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Hanjuku Hero Original Soundtrack :: Review by Dave

Hanjuku Hero Original Soundtrack Album Title: Hanjuku Hero Original Soundtrack
Record Label: DigiCube
Catalog No.: TIN-50
Release Date: June 25, 2003
Purchase: Buy at eBay


The score for the Hanjuku Hero Original Soundtrack was composed by Nobuo Uematsu 1988, but it was only until the release of the Hanjuku Hero VS 3D Original Soundtrack that it made itself in soundtrack form. Though many other Uematsu works had been released in the 15 years this soundtrack was unavailable, in terms of chronology, other than the score of Final Fantasy, created a year earlier, this is the earliest of Uematsu's original scores to be released on CD. This CD is only available as a bonus disc with the Hanjuku Hero VS 3D Original Soundtrack in its limited edition form. It's certainly an interesting item historically, but does the music suffice?


The first track we hear on this album is "Opening," which is both ear piercing and underdeveloped. The melody consists of a falling arpeggio, which is then accelerated in a second section, while the harmony is almost non-existent, comprising of just a single bass beat. It sounds like an inverted version of the Final Fantasy signature track, "Prelude," but far less memorable or endearing. The next track, "Map Theme," is certainly a notch up; however, once again not a lot goes on with the track and, as with many of Uematsu's early themes, he widely uses arpeggios and forgets to develop the melody. Considering the limitations at the time, these aren't bad attempts, but we know that he could do better. The parodic "Battle" theme features a cheesy melody that just rips right through the action. The fast accompaniment adds a sense of urgency to the track, but, apart from this, it has serve no other purpose. This is one of Uematsu's shortest battle themes and not an apt rival to his Final Fantasy ones.

The album contains four tracks prefixed 'Field' which are then suffixed by an appropriate season. The first of these, "Field (Spring)," rivals the likes of Final Fantasy's "Matoya's Cave" melodically, upbeat and memorable with a dainty, albeit cheesy, melody. Unfortunately, it's lumpy and repetitive harmonies mean it doesn't surpass the aforementioned theme, though is pleasant nonetheless. "Field (Summer)" is also a fun track and features more complex harmonies than most themes on the score. Its syncopated rhythms and slick melodies add a light jazz feel that effectively depicts summertime. "Field (Fall)" is also great, employing use of a proud melody and some dramatic chord progressions in conjunction a light old-school sound; it's almost like a parody of his own overworld themes. Finally, there's "Field (Winter)," which simultaneously conveys a certain iciness and Christmas spirit with its gentle but sharp melody. Indeed, the field themes are all very well done, despite their utter melodic reliance, and among the biggest highlights of the score.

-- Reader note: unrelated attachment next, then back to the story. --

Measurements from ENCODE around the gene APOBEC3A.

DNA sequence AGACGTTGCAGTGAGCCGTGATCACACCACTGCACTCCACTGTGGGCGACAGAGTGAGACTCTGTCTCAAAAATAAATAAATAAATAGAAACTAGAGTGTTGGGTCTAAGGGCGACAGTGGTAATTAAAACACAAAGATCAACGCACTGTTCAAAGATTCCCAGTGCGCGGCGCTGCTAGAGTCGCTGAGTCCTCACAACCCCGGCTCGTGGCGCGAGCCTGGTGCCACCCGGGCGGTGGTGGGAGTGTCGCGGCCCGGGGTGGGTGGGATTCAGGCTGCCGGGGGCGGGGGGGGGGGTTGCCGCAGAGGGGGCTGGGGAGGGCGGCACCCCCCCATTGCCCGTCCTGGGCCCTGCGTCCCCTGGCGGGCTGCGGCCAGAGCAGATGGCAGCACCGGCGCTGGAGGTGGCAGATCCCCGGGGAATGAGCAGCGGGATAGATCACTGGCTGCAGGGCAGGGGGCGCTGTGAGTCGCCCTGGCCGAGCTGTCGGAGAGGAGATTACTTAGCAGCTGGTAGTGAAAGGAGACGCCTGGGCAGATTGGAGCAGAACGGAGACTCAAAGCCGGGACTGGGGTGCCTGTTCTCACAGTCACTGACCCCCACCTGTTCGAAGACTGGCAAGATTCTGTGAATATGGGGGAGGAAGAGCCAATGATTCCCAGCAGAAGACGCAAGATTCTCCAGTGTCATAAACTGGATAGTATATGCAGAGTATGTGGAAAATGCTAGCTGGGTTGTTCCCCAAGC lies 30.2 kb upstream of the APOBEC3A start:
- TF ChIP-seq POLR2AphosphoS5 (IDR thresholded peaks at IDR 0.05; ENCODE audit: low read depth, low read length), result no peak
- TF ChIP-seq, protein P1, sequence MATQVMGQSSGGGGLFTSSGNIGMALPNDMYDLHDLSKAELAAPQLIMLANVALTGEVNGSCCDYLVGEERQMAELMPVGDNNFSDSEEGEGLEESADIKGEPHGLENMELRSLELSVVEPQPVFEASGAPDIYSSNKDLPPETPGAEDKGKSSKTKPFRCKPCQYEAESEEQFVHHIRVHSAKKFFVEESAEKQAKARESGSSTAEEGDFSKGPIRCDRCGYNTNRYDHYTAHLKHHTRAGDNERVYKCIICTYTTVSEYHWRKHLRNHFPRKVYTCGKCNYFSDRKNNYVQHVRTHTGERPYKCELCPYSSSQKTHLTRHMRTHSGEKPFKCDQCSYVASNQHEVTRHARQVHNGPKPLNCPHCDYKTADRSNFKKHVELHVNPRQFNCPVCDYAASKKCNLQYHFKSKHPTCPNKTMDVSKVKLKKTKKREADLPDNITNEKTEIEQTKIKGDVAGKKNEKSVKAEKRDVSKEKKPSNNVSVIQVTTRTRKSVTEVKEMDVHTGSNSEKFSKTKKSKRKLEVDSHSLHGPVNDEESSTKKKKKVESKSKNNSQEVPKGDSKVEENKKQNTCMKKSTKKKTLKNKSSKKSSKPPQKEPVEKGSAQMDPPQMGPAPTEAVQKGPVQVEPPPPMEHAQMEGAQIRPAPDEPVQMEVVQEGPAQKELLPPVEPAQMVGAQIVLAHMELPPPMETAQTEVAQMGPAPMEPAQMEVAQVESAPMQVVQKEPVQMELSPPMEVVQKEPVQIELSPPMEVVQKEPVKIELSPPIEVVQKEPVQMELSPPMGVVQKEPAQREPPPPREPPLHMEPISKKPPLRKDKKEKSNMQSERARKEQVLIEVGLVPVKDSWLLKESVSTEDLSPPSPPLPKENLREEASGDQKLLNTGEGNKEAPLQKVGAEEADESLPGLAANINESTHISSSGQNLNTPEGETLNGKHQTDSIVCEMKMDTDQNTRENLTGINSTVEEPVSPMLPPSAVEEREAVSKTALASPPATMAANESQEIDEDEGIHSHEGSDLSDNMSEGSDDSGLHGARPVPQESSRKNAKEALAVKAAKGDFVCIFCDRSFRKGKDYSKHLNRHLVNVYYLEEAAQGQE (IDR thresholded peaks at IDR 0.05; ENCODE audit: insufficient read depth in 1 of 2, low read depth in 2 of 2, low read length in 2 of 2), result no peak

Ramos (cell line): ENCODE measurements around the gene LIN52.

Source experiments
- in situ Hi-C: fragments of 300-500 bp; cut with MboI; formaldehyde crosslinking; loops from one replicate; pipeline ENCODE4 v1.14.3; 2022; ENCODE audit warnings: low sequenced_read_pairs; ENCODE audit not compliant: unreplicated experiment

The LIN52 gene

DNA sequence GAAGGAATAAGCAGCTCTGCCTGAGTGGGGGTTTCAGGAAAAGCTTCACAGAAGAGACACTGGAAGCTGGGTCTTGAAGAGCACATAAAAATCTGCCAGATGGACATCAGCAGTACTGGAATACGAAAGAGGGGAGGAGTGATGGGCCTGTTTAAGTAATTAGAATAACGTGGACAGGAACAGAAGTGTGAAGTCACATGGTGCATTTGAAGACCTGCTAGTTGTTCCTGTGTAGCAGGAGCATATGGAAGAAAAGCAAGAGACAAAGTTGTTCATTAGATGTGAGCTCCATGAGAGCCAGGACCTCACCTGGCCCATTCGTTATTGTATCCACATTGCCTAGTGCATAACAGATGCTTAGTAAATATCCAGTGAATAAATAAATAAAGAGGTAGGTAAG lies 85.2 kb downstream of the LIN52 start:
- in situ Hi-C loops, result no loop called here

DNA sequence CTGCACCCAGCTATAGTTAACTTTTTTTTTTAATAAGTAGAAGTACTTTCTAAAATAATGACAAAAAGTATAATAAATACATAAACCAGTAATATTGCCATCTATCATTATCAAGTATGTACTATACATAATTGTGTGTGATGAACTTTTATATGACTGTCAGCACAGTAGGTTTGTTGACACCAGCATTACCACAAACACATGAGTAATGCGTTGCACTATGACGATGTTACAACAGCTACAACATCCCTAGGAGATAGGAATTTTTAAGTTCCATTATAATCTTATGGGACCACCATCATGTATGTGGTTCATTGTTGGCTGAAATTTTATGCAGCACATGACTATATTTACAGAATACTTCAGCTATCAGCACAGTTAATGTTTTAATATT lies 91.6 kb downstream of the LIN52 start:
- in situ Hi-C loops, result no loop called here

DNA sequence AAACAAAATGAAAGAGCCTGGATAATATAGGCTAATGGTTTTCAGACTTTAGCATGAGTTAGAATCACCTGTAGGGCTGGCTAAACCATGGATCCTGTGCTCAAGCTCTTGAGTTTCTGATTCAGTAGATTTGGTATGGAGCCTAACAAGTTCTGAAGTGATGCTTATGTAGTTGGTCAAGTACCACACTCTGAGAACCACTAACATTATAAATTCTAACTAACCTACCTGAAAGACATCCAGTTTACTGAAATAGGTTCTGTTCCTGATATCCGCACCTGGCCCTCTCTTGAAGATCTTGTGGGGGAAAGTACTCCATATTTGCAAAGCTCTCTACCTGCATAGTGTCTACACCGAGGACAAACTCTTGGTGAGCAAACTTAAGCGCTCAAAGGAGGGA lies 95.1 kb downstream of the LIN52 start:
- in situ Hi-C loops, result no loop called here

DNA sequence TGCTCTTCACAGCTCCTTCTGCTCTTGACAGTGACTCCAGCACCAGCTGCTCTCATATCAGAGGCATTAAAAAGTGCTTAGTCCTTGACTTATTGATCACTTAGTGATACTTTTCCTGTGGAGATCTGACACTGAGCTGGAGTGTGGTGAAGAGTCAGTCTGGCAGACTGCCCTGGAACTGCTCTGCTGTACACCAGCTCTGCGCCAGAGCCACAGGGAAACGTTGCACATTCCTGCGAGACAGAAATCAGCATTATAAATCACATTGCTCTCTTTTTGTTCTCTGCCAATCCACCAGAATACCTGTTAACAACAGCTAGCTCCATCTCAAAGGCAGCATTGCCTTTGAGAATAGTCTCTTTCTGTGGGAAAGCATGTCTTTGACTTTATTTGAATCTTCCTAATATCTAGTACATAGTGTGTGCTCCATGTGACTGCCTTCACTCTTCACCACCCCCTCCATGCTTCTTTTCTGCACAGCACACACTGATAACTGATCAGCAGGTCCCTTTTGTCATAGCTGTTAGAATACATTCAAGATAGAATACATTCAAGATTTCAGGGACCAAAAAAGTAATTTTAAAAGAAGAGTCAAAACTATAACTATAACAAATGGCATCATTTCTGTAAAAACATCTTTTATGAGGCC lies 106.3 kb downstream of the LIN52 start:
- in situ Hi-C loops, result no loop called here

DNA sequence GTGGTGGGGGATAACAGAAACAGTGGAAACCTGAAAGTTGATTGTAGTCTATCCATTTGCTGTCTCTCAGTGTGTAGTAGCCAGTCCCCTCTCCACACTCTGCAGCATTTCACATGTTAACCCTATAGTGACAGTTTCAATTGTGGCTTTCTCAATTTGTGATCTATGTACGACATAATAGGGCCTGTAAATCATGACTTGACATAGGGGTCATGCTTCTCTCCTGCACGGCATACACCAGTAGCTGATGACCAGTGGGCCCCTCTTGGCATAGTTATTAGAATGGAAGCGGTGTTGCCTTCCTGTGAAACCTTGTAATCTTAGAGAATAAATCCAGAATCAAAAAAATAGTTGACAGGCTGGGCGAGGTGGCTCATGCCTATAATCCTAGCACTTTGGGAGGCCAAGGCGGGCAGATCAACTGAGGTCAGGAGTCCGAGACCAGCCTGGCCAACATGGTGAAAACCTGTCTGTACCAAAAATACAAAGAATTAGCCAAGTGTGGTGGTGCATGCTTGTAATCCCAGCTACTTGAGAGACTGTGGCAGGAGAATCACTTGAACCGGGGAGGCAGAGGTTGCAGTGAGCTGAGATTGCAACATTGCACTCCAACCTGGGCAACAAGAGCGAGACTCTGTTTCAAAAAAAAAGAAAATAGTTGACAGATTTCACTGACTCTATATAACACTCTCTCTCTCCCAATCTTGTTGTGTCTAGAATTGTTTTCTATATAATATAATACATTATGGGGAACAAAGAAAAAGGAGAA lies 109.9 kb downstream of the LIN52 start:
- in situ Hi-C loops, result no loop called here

This album has, as any Hanjuku Hero soundtrack should have, many egg-related tracks. "Egg Dance" is the most obvious of these and has been arranged countless times on the Hanjuku Hero 4 -The 7 Heroes- ~Sound Collection~. It's simple, brief, and oriental-influenced, akin to Chrono Trigger's "Burn Bobonga". There are also three "Egg Monster" themes, among the most amusing themes on the soundtrack, though annoying en masse. "Egg Monster (Weak)" offers some descending glissandi to create a slight ominous feel in conjunction with its fragmented and joyful exterior, "Egg Monster (Medium)" hybrideses elements of the battle theme with egg yolk, while "Egg Monster (Strong)" is probably the best of the three, having similar qualities to Final Fantasy V's "Battle With Gilgamesh" in places. Moving on, "First Moon Event" is probably the disc's most successful track, offering a dreamy and adventurous feeling with its idiosyncratic melodies. Strangely, this track is surrounded by filler tracks, and each of them are under seven seconds long.

The album finishes with two ending themes and an anomaly. "Ending" begins with a snare drum that offers a steady pace for a triumphant melody to project against. It features a memorable secondary section filled with broken chords in which, despite the sound quality, the melody really gets through well. While it's the stereotypical one-dimensional ending theme in many ways, given the comical nature of Hanjuku Hero, that's more than appropriate. "Congratulations" is the next track on the list, though is brutally cut short after 20 seconds. The final track on the album doesn't exactly redeem the loss by providing a grand finale. The soundtrack closes with "Game Over," a rendition of Chopin's Funeral March. It's kept in its traditional minor form at first, but then, all of a sudden, comes to life. It's a fun and effective parody, but unfortunately fatally misplaced.


The Hanjuku Hero Original Soundtrack may feature just 16 minutes of low-quality synth music, but that doesn't mean it isn't a worthwhile purchase. It provides a good overview of Nobuo Uematsu's works for his trademark non-FF series, Hanjuku Hero, and really shines with the "Field" tracks and "First Moon Event". Though the music is entirely melody led and not on par with that featured in All Sounds of Final Fantasy I & II, this doesn't matter too much, as it was wholly appropriate for the ridiculous game it accompanied. The ultimate question about whether to purchase it from VGM World should be based on the worth of the Hanjuku Hero VS 3D Original Soundtrack, the PlayStation 2 soundtrack this is packaged with. I've reviewed it here, so seriously consider it.

Overall Score: 6/10